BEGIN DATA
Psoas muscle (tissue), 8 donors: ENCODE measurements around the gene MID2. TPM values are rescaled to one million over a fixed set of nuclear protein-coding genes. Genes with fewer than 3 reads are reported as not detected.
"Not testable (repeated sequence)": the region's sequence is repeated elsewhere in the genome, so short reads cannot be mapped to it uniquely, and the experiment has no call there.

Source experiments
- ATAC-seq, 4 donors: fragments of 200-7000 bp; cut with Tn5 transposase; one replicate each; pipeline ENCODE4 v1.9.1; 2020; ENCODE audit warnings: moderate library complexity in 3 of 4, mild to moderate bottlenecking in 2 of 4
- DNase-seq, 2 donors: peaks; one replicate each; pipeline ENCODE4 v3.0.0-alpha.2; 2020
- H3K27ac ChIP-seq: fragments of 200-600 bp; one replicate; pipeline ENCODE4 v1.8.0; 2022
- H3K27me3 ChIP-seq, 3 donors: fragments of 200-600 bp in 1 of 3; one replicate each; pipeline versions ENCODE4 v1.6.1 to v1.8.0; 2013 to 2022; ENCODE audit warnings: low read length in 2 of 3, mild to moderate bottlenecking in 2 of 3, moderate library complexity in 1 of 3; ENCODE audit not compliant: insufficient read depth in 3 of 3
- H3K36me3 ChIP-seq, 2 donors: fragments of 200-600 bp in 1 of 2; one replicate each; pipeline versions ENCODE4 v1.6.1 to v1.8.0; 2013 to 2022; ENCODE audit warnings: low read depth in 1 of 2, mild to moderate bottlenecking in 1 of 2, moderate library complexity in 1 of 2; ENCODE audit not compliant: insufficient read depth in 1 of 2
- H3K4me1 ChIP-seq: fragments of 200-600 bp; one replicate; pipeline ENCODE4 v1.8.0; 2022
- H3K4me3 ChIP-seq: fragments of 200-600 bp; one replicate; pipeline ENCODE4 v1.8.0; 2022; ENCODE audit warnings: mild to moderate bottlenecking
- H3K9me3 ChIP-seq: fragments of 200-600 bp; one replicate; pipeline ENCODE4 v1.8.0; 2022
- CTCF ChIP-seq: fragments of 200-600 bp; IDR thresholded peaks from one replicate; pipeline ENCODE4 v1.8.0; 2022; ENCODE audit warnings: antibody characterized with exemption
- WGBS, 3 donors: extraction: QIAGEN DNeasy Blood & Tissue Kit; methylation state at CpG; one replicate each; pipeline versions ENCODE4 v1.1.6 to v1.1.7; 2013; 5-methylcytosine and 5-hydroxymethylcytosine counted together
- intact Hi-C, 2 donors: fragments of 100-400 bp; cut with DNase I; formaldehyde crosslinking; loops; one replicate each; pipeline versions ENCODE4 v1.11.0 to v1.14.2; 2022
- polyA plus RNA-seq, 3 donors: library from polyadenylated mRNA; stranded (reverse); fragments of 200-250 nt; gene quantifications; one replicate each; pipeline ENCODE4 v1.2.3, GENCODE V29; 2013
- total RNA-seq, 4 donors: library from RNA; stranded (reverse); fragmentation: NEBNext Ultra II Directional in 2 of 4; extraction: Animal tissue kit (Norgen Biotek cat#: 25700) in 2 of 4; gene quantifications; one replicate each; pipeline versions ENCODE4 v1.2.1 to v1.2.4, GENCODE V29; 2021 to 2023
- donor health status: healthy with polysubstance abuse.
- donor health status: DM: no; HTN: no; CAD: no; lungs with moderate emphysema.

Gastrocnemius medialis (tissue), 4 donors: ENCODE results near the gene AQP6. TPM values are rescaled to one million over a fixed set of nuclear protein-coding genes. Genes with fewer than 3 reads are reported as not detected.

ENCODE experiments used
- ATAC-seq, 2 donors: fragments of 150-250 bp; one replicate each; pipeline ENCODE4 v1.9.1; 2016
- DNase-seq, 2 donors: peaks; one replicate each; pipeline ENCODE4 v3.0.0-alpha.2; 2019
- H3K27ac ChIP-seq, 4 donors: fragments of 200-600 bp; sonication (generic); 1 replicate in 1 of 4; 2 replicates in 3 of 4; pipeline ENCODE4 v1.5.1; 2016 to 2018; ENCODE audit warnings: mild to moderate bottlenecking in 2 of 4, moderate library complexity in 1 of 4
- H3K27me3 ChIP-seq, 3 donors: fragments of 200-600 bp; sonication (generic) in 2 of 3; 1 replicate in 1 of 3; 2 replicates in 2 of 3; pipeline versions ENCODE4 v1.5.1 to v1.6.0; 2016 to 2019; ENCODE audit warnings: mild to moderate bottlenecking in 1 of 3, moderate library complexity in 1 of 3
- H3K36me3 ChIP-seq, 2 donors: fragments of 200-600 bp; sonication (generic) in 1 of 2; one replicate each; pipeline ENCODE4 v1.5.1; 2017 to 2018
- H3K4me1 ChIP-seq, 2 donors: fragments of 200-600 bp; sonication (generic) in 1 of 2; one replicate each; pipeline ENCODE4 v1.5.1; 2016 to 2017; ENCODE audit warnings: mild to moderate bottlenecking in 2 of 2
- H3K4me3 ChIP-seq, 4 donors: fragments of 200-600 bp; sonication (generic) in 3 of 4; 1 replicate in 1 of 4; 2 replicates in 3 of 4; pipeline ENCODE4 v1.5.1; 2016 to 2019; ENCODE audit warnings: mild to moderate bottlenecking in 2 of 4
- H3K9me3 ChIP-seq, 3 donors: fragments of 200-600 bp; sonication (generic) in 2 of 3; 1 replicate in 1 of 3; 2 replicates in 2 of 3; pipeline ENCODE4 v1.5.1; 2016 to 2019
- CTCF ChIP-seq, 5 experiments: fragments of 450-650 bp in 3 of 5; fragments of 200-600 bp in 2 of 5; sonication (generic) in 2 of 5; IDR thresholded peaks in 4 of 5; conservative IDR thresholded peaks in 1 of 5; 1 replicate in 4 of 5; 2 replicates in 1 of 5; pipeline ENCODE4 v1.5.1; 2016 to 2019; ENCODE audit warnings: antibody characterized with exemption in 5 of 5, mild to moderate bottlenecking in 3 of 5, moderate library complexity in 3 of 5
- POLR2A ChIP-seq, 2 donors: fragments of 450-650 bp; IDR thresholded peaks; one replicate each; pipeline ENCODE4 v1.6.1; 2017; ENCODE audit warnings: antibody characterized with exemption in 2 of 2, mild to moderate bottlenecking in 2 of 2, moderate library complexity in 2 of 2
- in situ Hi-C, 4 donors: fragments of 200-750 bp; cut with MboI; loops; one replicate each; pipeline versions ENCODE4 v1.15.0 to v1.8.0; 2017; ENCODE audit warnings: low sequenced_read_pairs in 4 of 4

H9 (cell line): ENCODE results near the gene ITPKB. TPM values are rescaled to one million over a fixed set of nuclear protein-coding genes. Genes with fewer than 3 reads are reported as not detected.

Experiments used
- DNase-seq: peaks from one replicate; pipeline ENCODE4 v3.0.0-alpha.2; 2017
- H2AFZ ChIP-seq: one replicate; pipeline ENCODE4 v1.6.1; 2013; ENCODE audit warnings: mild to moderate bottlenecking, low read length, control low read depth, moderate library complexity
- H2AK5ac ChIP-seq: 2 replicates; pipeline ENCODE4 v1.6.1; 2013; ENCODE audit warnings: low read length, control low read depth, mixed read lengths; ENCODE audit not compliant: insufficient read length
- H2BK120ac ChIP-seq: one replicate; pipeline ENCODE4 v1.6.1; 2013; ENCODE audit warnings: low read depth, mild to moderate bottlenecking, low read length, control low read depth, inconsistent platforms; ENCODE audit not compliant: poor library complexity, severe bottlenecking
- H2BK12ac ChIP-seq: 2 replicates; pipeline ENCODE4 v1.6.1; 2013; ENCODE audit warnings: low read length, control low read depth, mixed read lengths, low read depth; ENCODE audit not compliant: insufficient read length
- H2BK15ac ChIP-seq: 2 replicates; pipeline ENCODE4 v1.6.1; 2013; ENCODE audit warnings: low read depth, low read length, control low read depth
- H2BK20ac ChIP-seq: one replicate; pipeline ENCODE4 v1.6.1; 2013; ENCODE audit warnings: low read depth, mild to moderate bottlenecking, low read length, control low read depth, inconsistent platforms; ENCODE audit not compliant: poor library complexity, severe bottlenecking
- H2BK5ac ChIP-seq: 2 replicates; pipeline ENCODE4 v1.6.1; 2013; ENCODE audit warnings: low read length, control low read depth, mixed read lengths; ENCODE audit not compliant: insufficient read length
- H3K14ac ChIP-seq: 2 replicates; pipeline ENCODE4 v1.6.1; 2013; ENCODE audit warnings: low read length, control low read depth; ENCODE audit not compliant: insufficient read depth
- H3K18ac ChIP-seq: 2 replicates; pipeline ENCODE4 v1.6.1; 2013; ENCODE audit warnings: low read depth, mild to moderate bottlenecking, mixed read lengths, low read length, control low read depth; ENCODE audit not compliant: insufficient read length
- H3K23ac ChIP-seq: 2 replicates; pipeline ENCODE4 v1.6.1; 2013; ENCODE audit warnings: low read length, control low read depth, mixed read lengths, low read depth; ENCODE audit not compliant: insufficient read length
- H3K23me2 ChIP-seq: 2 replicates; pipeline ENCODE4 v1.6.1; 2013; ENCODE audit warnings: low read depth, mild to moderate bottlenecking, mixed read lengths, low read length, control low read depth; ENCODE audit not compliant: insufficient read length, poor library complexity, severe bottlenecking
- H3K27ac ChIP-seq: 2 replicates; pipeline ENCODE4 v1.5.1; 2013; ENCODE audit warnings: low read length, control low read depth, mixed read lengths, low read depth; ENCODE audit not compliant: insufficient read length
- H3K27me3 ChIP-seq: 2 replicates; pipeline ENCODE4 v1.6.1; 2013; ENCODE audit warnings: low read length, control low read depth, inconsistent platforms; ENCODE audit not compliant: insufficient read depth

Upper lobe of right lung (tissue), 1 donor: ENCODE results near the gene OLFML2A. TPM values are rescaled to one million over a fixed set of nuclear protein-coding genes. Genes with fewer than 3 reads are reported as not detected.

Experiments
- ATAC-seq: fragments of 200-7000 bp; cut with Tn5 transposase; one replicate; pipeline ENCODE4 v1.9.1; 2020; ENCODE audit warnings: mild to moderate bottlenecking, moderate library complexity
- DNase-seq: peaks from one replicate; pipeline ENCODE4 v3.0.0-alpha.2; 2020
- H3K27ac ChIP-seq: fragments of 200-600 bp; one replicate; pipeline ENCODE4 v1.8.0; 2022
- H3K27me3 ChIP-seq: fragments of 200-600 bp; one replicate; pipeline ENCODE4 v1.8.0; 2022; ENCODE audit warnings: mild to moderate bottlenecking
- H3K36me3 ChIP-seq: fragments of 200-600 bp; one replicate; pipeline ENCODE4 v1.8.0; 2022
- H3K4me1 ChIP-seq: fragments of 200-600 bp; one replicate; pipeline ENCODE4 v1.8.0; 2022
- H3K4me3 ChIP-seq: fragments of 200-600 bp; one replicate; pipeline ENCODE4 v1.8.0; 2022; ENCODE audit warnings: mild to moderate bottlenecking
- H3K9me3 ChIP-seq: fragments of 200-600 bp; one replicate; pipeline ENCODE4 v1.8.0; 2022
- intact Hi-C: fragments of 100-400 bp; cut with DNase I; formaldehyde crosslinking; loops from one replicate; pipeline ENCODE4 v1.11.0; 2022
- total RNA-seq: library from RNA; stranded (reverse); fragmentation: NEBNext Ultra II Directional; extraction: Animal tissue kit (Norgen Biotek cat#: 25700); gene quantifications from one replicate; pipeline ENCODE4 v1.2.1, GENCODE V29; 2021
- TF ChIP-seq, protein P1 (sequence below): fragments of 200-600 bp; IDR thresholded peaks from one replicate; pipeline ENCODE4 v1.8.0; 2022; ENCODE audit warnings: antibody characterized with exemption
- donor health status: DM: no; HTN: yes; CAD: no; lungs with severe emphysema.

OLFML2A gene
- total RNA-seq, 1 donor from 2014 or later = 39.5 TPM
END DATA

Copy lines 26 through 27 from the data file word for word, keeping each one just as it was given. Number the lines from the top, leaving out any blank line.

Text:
- H3K4me1 ChIP-seq, 2 donors: fragments of 200-600 bp; sonication (generic) in 1 of 2; one replicate each; pipeline ENCODE4 v1.5.1; 2016 to 2017; ENCODE audit warnings: mild to moderate bottlenecking in 2 of 2
- H3K4me3 ChIP-seq, 4 donors: fragments of 200-600 bp; sonication (generic) in 3 of 4; 1 replicate in 1 of 4; 2 replicates in 3 of 4; pipeline ENCODE4 v1.5.1; 2016 to 2019; ENCODE audit warnings: mild to moderate bottlenecking in 2 of 4